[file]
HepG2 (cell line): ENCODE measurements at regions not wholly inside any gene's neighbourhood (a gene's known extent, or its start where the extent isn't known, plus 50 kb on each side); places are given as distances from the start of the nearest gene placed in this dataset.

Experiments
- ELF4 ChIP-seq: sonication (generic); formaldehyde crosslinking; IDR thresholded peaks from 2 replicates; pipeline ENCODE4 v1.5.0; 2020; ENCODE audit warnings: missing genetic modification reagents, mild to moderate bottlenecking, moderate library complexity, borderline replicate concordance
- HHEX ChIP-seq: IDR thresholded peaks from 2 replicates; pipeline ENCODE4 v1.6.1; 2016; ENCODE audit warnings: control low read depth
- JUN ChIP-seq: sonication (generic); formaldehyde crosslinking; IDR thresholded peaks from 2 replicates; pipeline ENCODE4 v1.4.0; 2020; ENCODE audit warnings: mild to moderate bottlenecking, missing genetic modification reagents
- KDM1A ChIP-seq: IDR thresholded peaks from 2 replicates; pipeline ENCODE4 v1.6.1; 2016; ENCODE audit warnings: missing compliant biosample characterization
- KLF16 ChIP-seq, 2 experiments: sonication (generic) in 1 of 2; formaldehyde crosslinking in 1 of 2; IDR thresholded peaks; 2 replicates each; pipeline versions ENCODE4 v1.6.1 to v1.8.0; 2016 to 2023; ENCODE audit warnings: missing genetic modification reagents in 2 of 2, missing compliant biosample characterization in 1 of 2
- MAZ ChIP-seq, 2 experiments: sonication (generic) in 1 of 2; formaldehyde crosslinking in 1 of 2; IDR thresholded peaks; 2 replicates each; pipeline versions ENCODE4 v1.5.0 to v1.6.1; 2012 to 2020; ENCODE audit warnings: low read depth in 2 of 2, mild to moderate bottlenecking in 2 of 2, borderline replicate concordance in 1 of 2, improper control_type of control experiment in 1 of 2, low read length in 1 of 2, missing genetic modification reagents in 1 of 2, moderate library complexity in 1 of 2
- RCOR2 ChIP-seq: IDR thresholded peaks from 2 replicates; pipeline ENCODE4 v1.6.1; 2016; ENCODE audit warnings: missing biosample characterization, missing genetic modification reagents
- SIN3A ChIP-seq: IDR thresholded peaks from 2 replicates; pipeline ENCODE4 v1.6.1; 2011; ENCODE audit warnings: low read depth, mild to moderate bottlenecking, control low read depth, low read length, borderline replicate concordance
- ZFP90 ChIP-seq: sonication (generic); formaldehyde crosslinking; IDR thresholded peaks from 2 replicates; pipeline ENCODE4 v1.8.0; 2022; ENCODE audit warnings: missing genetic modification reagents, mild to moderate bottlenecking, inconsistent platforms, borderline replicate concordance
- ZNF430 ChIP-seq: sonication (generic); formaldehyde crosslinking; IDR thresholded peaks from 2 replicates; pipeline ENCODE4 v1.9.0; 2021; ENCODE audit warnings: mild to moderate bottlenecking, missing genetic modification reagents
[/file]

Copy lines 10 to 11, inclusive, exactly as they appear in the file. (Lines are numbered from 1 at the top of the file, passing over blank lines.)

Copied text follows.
- SIN3A ChIP-seq: IDR thresholded peaks from 2 replicates; pipeline ENCODE4 v1.6.1; 2011; ENCODE audit warnings: low read depth, mild to moderate bottlenecking, control low read depth, low read length, borderline replicate concordance
- ZFP90 ChIP-seq: sonication (generic); formaldehyde crosslinking; IDR thresholded peaks from 2 replicates; pipeline ENCODE4 v1.8.0; 2022; ENCODE audit warnings: missing genetic modification reagents, mild to moderate bottlenecking, inconsistent platforms, borderline replicate concordance